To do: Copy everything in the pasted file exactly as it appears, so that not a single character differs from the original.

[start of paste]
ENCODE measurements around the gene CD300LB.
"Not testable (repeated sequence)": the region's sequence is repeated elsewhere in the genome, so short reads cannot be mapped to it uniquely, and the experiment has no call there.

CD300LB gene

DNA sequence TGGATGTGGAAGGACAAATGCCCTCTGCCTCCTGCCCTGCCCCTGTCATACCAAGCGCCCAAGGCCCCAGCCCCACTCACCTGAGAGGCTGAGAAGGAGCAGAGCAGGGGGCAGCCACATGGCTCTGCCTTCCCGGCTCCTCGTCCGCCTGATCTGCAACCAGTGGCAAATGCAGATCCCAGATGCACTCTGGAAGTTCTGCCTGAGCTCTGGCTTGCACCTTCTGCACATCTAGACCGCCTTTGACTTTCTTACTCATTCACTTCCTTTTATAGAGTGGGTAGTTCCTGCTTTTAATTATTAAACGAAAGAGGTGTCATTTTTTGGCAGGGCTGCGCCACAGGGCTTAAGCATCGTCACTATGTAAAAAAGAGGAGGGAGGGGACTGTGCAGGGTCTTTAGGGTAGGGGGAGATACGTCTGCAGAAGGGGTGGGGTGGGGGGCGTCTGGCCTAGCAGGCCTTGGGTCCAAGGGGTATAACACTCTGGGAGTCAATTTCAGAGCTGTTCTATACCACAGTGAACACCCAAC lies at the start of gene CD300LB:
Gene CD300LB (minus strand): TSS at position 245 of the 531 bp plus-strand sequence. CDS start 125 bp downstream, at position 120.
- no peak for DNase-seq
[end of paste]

ENCODE measurements around the gene CD300LB.
"Not testable (repeated sequence)": the region's sequence is repeated elsewhere in the genome, so short reads cannot be mapped to it uniquely, and the experiment has no call there.

CD300LB gene

DNA sequence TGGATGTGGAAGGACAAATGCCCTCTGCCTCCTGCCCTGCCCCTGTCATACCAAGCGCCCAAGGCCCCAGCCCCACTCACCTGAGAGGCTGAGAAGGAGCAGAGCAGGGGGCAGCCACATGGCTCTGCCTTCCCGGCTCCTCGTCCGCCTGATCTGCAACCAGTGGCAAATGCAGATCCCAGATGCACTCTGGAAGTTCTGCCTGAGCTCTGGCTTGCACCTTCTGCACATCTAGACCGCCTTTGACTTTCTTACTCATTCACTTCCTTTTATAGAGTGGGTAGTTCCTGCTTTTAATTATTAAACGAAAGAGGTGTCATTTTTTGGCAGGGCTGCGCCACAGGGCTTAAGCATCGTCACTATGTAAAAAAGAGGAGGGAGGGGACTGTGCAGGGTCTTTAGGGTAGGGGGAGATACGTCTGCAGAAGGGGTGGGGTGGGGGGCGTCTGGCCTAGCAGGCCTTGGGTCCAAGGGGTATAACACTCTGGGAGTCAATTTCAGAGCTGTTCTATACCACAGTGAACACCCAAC lies at the start of gene CD300LB:
Gene CD300LB (minus strand): TSS at position 245 of the 531 bp plus-strand sequence. CDS start 125 bp downstream, at position 120.
- no peak for DNase-seq